Louisiana’s Superdome has been a controversial setting for climate emergencies in the past, serving as the refuge for 30,000 people who were washed out of their homes during Hurricane Katrina in 2005. Now, it’s about to become a site for a battle between activists and a leading climate culprit: the oil and gas industry.
Federal regulators will be auctioning off 43 million acres of offshore oil and gas leases in the central and eastern Gulf of Mexico on Wednesday. The proposed sale includes 7,919 federally owned oil and gas drilling tracts located three to 230 miles offshore, some of them at depths of more than 11,000 feet.
Several national environmental organizations, including the Rainforest Action Network and 350.org, community members, and indigenous rights groups plan a rally outside the site this Wednesday to oppose new leases for offshore drilling leases. Inside the arena, the real action will be happening: The reserves, which activists say contain the eighth-largest carbon reserve on Earth, could be snapped up by oil and gas companies looking to tap into the Gulf’s still-vast fossil fuel resources.
“We want the administration to stop treating the Gulf like an energy sacrifice zone,” Marissa Knodel, a climate campaigner at Friends of the Earth who was en route to New Orleans to lead the rally, told Grist. “Louisiana is already seeing the devastating impacts from changing climate, with relocation efforts already underway.”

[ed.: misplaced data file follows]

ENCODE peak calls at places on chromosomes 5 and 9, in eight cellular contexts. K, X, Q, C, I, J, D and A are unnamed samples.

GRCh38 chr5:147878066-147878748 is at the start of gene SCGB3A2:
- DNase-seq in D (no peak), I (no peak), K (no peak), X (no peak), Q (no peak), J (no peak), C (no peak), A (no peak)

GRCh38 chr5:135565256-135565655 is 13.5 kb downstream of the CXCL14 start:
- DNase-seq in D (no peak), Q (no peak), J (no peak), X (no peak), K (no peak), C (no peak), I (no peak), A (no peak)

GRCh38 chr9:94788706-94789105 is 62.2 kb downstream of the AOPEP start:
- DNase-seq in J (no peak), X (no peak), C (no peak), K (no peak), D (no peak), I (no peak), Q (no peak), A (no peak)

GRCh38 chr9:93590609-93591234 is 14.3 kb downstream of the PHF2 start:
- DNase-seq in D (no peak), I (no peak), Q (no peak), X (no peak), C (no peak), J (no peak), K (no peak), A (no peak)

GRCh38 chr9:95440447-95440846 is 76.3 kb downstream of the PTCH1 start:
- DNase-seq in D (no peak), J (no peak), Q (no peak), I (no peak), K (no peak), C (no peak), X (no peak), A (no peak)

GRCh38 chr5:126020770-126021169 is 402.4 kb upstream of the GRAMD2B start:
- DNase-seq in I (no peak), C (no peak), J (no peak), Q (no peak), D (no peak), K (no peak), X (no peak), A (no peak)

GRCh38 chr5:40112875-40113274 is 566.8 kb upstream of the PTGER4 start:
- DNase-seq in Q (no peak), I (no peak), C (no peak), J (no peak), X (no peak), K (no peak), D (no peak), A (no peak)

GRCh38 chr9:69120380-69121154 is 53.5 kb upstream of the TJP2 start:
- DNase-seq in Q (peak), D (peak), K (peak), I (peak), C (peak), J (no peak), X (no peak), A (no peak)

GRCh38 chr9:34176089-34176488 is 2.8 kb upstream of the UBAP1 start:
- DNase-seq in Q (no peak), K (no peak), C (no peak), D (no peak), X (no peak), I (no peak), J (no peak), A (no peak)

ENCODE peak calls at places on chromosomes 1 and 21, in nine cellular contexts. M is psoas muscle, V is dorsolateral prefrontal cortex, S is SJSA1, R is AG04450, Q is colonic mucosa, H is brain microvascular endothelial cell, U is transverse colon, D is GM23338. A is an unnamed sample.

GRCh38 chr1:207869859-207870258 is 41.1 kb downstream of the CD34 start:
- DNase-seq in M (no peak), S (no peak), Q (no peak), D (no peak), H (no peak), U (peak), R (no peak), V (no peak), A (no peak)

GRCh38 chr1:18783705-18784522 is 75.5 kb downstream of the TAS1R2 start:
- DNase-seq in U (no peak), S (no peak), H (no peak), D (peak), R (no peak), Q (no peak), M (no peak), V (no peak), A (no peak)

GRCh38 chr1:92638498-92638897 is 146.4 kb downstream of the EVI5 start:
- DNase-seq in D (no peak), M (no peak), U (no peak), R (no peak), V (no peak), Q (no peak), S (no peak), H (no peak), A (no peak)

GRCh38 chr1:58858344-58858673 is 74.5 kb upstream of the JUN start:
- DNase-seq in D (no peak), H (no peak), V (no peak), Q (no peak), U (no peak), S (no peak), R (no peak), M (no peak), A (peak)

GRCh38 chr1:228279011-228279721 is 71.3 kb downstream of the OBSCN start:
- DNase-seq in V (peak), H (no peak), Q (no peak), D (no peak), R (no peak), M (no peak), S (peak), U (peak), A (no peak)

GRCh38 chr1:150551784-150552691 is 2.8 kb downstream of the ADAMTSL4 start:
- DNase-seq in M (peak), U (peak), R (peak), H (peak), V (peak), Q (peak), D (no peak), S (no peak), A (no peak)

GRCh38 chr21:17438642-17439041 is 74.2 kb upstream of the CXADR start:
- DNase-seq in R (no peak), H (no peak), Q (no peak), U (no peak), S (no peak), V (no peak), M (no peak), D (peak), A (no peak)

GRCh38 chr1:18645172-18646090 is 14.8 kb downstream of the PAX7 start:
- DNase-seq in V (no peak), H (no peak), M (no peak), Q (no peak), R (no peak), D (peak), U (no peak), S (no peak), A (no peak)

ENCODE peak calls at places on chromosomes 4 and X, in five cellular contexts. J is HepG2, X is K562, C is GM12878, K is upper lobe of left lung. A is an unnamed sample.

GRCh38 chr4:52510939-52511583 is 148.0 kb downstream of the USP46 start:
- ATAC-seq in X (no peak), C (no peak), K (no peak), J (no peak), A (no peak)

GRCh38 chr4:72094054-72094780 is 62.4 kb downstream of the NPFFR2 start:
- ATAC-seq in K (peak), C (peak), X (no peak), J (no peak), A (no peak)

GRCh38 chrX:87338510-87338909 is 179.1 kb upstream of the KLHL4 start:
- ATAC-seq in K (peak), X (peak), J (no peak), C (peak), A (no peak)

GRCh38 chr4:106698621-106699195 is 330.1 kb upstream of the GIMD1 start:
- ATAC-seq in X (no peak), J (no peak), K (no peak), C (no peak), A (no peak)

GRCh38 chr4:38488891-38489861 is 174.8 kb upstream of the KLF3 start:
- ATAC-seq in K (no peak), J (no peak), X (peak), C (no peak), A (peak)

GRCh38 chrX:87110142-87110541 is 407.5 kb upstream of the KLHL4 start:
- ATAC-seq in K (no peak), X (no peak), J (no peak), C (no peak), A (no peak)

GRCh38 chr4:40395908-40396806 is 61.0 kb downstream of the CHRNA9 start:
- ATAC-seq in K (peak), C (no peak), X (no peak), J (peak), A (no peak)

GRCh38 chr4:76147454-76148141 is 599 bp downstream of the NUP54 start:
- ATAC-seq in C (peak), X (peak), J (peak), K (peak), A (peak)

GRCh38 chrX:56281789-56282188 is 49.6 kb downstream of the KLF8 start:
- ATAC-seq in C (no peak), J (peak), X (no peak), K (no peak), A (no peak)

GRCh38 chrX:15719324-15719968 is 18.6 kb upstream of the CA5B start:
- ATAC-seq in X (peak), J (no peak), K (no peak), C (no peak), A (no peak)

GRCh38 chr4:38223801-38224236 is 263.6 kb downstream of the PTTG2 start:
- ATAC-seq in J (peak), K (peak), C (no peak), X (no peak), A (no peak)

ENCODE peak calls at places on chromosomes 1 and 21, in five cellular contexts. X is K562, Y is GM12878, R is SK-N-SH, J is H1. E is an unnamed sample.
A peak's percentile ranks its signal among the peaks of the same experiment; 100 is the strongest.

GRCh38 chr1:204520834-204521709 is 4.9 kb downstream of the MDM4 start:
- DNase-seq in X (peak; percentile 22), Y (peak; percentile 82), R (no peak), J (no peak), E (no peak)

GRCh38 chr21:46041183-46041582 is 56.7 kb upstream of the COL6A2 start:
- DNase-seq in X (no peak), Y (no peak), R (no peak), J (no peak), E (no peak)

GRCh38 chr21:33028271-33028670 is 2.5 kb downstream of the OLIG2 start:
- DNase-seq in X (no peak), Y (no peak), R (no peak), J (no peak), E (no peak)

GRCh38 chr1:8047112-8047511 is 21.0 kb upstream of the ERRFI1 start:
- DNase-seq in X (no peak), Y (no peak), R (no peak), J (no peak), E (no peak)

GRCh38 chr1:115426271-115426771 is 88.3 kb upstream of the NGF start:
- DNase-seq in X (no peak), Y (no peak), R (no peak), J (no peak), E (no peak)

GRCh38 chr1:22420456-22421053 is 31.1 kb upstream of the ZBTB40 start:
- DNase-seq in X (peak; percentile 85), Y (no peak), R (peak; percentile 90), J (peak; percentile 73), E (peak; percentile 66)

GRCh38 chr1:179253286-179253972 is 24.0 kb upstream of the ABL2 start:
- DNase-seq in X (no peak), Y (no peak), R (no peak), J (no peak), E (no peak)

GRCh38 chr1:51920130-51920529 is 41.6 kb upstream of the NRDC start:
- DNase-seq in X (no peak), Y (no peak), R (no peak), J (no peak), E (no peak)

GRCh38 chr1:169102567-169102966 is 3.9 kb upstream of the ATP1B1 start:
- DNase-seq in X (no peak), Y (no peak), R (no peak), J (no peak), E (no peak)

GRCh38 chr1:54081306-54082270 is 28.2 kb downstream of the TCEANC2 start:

In his final year in office, President Barack Obama has charged forward with sweeping environmental policies, including a moratorium on new coal leases and, just last week, a five-year plan that closes the door the on fossil fuel drilling off the Atlantic coast for the next five years. Drilling opponents hope that the late-term pro-climate president will continue his streak by reversing his plan to offer 10 new leases in the Gulf. He was the president who acknowledged that the 2010 BP oil spill in the Gulf was the “worst environmental disaster America has ever faced.”
The rich deposits lying untapped under thousands of feet of ocean in the Gulf of Mexico are a driller’s dream: The Gulf’s 8,000 seeps, or natural springs where oil and gas leak out of the seafloor. Scientists estimate that the Gulf may contain as many as 42 billion barrels of crude oil, even with the drilling that began in the area in 1954.
There’s a large reserve in the Gulf that already contains infrastructure needed for drilling, like dozens of refineries located close by. The Bureau of Ocean Energy Management estimated last September that the new leases could lead to the production of as many as 894 million barrels of oil and as much as 3.9 trillion cubic feet of natural gas. Unlike Atlantic drilling, which faced relatively large opposition because offshore drilling had never taken hold in the area, the battle to closing drilling in the Gulf of Mexico is a bigger challenge, requiring the Gulf to turn away from a lucrative industry that has kept it afloat for decades. But given the effects of rapid climate change and rising sea levels in Gulf states, turning to renewables may be the only way they stay afloat, in a much more literal sense.